Wealthy Silicon Valley Parents Among 50 Indicted in Sweeping College-Admissions Scandal

Wealthy Silicon Valley Parents Among 50 Indicted in Sweeping College-Admissions Scandal

The parent company of McGlashan's TPG Growth, TPG, also is the majority owner of CAA and helped launch STX Entertainment, among other Hollywood entities.

Ernst has not coached the Georgetown tennis team since December 2017, following an internal investigation that found he had violated University rules concerning admissions, according to the Georgetown statement.

Gordon Caplan, Douglas Hodge, and Bill McGlashan have been charged on Tuesday - along with 40 others, including actresses - in a college admissions scam in which wealthy parents bribed coaches and other insiders at testing centers in an effort to get their children into some of the most elite schools in the country.

"Stanford has been cooperating with the Department of Justice in its investigation and is deeply concerned by the allegations in this case", school officials stated. Some parents spent hundreds of thousands of dollars, as much as $6.5 million, to guarantee their children's admission, officials said. Representatives for Loughlin had no comment.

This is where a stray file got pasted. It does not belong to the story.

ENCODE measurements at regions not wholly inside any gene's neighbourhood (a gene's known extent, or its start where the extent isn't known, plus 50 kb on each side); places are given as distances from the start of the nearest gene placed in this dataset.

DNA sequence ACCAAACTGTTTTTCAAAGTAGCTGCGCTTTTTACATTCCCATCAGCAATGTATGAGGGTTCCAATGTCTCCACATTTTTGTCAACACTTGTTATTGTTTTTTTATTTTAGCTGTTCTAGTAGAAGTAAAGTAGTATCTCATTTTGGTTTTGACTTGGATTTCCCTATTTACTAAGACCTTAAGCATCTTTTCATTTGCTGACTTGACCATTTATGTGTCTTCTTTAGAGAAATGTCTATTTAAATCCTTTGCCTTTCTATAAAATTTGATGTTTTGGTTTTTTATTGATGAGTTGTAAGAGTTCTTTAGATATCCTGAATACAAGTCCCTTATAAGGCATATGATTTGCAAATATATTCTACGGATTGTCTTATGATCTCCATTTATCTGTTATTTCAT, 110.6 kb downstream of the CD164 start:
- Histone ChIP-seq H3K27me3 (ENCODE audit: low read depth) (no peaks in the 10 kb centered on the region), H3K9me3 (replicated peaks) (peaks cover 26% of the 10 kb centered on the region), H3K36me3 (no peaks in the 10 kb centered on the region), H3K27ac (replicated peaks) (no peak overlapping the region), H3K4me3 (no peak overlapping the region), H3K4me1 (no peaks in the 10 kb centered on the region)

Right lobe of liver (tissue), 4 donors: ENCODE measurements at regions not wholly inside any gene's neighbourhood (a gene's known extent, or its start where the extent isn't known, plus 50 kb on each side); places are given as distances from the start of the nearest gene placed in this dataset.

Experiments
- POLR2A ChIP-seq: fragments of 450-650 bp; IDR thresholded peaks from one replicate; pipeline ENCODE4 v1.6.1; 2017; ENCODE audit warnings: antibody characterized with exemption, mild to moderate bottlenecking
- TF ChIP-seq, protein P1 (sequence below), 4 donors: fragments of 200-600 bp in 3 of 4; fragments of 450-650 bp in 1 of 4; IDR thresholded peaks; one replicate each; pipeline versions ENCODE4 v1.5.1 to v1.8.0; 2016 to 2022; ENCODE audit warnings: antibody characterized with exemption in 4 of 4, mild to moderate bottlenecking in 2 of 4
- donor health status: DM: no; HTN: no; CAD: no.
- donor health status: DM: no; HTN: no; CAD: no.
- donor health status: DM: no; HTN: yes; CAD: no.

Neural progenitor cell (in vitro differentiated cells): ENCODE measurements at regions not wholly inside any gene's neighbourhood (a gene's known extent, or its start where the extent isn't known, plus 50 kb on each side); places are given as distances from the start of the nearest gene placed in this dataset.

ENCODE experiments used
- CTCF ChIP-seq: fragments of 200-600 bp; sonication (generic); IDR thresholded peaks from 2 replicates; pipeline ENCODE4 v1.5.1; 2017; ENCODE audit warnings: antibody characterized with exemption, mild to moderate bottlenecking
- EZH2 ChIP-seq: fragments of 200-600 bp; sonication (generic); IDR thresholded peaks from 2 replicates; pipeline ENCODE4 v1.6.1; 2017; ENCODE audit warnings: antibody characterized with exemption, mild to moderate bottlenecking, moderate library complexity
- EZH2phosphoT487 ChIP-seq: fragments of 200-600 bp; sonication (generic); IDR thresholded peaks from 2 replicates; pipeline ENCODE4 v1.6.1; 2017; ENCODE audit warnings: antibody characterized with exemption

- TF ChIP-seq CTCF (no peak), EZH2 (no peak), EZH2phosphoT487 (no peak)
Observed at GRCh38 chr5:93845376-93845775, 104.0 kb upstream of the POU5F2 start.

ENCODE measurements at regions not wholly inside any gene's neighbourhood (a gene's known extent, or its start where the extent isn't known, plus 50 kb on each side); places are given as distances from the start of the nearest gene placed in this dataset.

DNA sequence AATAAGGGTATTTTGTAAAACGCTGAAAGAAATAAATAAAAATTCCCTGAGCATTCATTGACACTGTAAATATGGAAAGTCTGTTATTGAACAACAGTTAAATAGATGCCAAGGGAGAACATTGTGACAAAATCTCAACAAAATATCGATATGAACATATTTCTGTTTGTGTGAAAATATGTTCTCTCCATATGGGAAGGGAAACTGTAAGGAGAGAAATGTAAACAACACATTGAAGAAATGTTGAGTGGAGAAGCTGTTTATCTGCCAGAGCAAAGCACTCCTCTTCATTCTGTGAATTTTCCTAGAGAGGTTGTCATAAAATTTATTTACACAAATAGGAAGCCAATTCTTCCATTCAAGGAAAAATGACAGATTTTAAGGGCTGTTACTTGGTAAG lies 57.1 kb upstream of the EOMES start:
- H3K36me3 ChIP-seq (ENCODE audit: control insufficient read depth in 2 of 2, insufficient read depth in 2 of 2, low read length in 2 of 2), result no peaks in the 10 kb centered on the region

At a court hearing Tuesday in Maryland, a federal magistrate freed Ernst on $200,000 bond. Ernst had planned to attend a job interview in Toronto soon, he said, "although I don't know the impact from these proceedings".

UT Austin said in a statement that authorities notified the school this morning "that we were victims of an organized criminal effort involving admissions".

They paid a bogus charity run by Californian William Singer more than $25 million (about R360 million) over seven years both to arrange for people to fix SAT and ACT entrance exams for their children, and also to bribe university sports coaches to recruit their children, even when the children were not qualified to play at that level.

"He does have really strong legs", McGlashan told Singer, according to charging records.

Actor Felicity Huffman departs an initial hearing for defendants in a racketeering case involving the allegedly fraudulent admission of children to elite universities, at the United States federal courthouse in downtown Los Angeles.

Some attempted to ply the sport and then quit; some claimed injuries and never joined the teams, others, Lelling said, "simply never showed up" to play.

The indictment was the largest concerning fraud in the college application process, according to Andrew Lelling, a US attorney in Boston who helped prosecute the case. She added that the university had identified at least $1.3 million in donations from those alleged to have been involved in the scheme, and those funds will be redirected to scholarships for underprivileged students.

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